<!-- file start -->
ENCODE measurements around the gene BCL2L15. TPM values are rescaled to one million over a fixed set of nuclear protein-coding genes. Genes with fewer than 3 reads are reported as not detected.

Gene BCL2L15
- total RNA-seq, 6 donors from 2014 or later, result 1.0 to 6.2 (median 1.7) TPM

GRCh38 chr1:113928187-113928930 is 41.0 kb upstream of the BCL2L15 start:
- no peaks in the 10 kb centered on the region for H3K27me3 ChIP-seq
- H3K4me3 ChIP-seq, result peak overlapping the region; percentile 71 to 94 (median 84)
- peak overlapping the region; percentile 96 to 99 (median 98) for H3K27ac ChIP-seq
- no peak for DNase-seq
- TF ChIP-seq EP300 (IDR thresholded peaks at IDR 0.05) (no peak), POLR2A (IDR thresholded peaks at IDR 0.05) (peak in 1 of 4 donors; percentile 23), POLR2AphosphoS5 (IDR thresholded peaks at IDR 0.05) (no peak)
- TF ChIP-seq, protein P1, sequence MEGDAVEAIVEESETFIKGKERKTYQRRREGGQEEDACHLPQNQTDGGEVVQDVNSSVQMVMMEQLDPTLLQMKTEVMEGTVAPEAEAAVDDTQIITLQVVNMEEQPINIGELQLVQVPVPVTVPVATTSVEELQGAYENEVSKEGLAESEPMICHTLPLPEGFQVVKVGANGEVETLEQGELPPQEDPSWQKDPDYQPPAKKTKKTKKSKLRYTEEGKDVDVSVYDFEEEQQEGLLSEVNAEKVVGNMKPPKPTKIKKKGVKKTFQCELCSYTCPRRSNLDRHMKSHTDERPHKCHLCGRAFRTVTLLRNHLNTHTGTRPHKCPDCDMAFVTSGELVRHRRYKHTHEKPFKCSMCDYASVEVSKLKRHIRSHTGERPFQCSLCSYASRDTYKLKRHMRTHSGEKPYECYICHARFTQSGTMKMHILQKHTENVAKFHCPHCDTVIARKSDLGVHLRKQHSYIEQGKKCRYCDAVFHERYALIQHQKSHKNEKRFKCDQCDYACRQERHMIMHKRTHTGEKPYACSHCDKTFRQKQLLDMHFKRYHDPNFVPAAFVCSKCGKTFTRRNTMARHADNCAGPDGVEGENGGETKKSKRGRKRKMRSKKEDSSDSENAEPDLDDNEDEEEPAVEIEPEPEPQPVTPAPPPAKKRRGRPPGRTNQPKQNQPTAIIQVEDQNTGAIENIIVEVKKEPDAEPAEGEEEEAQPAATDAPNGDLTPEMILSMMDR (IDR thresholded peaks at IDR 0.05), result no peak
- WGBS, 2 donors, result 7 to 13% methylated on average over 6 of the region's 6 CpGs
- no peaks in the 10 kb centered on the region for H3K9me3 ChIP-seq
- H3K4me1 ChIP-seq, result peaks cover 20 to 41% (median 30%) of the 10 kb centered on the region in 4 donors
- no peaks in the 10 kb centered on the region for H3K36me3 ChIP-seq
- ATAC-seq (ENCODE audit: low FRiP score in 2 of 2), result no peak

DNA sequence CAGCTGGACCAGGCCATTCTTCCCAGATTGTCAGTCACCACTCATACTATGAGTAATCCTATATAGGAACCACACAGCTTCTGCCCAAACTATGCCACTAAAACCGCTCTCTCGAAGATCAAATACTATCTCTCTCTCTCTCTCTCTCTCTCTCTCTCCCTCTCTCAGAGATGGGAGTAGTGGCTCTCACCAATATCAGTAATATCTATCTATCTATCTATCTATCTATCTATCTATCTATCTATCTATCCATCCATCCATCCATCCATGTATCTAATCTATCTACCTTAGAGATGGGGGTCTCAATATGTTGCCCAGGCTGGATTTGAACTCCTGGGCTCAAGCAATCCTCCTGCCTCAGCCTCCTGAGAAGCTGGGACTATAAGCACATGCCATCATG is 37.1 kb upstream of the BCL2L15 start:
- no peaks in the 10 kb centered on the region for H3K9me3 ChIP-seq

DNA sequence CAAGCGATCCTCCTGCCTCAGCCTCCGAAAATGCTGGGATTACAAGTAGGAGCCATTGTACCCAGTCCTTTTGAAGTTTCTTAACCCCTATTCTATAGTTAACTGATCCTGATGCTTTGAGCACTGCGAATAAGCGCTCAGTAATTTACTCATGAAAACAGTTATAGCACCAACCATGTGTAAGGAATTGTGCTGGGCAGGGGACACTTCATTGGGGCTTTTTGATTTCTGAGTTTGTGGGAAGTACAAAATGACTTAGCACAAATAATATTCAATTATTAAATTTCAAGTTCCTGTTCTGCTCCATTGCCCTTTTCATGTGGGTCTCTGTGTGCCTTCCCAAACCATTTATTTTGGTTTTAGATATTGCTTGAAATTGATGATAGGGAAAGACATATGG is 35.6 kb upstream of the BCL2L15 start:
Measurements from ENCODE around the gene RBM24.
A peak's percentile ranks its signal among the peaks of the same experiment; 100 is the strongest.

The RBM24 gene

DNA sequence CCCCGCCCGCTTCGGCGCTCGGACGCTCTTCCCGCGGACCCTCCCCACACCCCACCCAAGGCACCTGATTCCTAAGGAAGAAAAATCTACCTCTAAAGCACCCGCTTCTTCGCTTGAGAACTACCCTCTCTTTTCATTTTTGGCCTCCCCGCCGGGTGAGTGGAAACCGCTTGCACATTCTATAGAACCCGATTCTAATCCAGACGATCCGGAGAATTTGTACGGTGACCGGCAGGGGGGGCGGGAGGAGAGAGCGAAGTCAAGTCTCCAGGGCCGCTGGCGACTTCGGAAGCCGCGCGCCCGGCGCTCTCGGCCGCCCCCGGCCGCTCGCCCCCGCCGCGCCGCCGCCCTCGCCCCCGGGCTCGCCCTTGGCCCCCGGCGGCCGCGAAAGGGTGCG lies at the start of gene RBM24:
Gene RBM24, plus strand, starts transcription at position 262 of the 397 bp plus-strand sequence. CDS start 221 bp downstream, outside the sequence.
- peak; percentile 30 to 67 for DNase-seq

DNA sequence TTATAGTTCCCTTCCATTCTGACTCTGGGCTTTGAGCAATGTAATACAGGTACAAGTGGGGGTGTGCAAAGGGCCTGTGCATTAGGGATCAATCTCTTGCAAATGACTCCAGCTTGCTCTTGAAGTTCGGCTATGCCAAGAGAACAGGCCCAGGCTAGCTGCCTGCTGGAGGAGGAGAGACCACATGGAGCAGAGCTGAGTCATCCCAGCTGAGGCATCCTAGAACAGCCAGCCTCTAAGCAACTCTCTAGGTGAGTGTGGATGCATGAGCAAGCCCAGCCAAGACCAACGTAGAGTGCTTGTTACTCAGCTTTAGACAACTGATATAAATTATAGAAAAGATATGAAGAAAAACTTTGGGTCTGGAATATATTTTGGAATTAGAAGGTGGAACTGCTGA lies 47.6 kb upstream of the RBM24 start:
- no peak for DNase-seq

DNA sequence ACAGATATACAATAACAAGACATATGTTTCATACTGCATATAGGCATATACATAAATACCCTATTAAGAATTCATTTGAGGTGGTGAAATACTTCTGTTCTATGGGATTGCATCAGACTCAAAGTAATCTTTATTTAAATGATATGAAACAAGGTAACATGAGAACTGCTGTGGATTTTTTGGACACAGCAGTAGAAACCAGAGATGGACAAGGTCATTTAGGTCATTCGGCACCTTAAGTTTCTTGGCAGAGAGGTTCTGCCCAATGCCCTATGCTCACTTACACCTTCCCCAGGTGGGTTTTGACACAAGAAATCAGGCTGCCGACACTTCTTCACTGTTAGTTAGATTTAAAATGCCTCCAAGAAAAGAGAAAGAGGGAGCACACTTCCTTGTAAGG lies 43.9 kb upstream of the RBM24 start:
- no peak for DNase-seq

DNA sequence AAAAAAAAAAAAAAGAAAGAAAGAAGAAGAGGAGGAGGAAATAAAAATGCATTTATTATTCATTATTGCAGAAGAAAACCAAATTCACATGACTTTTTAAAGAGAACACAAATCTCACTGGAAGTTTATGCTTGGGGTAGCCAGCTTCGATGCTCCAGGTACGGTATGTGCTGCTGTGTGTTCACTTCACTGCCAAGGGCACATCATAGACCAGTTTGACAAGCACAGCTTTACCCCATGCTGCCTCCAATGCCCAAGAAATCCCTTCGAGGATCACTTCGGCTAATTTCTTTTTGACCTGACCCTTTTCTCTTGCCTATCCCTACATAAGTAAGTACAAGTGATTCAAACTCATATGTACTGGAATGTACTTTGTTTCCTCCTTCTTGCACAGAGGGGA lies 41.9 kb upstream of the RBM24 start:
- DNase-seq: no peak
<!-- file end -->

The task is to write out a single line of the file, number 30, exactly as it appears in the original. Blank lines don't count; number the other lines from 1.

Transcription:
- DNase-seq: no peak